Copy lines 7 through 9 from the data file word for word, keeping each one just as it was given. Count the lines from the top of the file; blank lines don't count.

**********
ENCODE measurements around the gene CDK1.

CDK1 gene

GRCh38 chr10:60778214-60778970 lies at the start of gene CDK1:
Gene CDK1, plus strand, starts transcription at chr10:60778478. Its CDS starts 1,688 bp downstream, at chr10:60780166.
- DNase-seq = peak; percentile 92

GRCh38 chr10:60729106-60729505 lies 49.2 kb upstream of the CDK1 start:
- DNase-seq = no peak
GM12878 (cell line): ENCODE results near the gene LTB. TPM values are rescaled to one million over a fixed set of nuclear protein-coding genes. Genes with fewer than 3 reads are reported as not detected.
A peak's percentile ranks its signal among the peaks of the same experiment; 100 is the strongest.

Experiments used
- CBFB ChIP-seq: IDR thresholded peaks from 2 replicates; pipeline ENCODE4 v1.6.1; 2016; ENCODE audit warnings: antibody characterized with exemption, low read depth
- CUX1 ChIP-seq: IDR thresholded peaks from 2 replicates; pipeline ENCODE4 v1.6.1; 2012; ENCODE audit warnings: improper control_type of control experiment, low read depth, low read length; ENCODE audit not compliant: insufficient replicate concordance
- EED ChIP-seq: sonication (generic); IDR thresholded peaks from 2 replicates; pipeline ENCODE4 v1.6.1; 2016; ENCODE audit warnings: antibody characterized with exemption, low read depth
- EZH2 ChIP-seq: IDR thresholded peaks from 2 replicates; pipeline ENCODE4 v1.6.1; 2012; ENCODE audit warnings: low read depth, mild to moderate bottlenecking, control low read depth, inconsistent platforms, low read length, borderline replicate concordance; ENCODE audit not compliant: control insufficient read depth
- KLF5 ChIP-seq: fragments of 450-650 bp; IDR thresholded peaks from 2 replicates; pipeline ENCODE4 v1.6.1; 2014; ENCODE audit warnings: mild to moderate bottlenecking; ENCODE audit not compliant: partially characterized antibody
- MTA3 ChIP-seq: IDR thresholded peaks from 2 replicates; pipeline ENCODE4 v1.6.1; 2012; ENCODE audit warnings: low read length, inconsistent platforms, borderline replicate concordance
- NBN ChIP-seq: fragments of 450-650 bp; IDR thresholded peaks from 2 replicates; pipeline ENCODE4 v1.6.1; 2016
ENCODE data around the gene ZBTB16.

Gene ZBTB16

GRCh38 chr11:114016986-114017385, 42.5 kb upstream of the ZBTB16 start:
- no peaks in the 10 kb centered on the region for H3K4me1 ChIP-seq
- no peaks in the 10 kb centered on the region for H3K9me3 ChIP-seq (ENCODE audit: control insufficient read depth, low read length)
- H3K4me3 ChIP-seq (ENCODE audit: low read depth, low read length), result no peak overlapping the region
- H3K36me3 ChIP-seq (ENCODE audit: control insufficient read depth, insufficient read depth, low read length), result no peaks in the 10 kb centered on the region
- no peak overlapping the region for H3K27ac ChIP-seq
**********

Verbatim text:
- DNase-seq = no peak
GM12878 (cell line): ENCODE results near the gene LTB. TPM values are rescaled to one million over a fixed set of nuclear protein-coding genes. Genes with fewer than 3 reads are reported as not detected.
A peak's percentile ranks its signal among the peaks of the same experiment; 100 is the strongest.